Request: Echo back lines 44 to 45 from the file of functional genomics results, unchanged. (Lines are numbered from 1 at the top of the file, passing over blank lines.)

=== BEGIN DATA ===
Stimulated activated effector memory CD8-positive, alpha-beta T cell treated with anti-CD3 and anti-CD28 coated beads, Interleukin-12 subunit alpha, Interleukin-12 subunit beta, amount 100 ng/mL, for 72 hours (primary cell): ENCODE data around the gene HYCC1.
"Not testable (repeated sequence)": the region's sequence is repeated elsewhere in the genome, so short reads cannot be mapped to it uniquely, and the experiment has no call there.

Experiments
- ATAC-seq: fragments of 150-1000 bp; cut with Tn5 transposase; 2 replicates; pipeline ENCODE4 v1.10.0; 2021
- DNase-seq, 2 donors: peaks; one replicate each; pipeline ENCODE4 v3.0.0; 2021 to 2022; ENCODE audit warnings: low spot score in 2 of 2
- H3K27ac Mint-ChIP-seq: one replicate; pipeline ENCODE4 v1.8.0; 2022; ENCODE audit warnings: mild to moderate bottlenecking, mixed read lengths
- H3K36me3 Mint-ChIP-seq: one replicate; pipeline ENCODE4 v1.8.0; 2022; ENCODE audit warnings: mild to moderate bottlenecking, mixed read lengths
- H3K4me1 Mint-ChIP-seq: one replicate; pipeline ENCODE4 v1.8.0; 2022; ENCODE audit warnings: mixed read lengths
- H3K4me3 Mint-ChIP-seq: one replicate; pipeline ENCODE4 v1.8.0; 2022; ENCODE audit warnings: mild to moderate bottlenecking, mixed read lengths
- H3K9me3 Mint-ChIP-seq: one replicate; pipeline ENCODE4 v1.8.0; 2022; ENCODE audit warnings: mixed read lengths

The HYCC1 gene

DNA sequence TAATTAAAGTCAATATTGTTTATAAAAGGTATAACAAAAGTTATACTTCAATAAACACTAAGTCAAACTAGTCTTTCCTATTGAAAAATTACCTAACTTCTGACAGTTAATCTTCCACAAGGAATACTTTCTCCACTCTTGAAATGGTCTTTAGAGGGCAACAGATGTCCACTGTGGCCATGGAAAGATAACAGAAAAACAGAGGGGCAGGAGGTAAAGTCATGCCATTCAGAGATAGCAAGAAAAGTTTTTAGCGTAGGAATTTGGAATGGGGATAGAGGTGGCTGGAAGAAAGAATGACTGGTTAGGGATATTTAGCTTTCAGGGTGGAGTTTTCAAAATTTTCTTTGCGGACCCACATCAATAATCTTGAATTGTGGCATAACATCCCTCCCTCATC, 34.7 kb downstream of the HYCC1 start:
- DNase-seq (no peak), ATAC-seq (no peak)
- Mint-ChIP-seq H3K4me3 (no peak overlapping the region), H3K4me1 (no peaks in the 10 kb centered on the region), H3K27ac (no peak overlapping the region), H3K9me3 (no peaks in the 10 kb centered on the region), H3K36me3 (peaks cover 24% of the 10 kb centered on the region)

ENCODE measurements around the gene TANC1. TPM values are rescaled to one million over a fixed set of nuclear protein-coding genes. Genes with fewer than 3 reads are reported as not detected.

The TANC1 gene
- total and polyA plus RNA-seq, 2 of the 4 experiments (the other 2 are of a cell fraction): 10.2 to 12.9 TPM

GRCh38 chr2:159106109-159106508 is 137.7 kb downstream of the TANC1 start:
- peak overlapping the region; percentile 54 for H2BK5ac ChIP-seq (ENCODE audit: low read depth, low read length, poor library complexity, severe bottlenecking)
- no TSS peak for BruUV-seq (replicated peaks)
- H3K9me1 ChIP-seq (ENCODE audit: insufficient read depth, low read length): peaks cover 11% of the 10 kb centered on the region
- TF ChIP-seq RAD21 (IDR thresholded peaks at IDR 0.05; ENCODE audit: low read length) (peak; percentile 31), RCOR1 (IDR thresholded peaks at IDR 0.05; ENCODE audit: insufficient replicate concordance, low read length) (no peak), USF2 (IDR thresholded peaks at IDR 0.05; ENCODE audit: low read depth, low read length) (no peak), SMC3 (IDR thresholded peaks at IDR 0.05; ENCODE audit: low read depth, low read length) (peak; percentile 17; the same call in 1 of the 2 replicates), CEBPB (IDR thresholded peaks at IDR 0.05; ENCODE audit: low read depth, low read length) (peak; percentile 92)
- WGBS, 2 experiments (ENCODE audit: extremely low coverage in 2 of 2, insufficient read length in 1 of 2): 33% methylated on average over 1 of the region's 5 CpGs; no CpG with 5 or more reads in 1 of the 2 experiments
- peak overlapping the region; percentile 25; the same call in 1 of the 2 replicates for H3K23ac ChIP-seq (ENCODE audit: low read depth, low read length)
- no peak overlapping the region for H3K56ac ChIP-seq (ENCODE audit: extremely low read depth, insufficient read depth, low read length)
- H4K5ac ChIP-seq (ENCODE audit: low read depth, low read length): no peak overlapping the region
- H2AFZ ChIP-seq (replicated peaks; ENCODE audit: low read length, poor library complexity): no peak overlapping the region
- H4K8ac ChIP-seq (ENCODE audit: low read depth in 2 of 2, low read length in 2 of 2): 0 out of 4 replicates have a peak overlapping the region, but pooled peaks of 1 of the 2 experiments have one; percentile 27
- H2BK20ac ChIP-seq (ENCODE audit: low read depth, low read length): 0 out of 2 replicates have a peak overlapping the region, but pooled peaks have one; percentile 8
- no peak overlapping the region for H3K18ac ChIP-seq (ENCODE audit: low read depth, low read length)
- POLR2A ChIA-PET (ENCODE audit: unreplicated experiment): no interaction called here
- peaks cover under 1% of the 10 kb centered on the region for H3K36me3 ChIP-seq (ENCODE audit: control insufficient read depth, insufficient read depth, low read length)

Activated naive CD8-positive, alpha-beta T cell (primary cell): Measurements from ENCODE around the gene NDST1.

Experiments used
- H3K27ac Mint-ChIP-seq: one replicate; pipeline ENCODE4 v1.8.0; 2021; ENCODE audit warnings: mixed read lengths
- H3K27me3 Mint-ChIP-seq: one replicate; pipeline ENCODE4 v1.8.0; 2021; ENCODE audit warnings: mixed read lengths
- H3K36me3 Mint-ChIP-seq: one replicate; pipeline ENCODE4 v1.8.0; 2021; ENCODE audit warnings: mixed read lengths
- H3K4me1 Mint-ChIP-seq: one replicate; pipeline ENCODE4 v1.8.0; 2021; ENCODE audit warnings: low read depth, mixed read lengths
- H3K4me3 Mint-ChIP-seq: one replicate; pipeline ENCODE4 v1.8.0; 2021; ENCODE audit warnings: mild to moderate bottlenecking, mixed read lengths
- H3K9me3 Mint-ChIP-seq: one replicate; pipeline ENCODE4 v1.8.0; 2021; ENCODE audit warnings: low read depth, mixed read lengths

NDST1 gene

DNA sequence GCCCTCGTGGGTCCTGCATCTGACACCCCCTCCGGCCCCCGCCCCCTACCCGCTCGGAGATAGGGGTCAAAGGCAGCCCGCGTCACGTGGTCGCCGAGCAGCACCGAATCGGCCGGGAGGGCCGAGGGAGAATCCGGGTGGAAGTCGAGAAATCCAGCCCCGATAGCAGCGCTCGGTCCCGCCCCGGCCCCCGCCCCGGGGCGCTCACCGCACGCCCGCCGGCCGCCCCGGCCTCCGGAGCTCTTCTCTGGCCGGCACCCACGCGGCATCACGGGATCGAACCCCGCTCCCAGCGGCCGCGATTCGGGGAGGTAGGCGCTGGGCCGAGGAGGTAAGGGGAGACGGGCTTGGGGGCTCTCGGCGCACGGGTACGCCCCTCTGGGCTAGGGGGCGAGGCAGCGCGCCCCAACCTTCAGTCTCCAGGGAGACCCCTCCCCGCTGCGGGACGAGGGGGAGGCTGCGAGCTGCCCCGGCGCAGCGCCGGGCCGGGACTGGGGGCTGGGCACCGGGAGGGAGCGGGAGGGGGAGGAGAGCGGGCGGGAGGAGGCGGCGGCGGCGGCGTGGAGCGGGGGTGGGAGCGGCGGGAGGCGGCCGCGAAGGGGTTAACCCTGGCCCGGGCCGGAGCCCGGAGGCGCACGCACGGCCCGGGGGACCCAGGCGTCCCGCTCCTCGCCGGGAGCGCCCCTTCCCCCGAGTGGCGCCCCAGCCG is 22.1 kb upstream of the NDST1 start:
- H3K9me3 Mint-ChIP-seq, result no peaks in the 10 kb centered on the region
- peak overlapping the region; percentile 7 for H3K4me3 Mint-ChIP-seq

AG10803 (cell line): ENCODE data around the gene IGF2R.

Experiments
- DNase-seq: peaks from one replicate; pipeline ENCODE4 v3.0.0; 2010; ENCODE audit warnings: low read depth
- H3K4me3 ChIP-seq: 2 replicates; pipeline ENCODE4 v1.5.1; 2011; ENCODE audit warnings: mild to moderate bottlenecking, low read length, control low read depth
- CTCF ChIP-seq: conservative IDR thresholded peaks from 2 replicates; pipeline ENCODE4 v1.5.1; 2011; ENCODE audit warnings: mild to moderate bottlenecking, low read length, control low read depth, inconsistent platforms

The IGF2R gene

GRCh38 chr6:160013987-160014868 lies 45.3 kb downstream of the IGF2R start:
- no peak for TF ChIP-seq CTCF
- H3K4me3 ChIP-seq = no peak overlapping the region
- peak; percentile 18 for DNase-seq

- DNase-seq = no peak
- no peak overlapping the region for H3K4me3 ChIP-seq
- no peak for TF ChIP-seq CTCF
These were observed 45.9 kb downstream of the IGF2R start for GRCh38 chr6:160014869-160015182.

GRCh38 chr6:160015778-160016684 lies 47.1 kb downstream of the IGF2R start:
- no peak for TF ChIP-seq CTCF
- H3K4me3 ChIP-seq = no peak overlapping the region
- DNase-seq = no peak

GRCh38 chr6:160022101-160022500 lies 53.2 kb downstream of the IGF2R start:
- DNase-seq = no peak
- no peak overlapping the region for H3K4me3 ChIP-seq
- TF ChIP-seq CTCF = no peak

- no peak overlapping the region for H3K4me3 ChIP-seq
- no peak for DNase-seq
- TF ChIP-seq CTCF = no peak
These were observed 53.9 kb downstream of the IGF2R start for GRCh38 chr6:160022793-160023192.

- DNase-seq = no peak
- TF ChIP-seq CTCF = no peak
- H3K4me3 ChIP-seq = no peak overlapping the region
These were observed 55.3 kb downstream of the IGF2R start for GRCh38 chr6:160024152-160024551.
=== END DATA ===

- peak overlapping the region; percentile 7 for H3K4me3 Mint-ChIP-seq

AG10803 (cell line): ENCODE data around the gene IGF2R.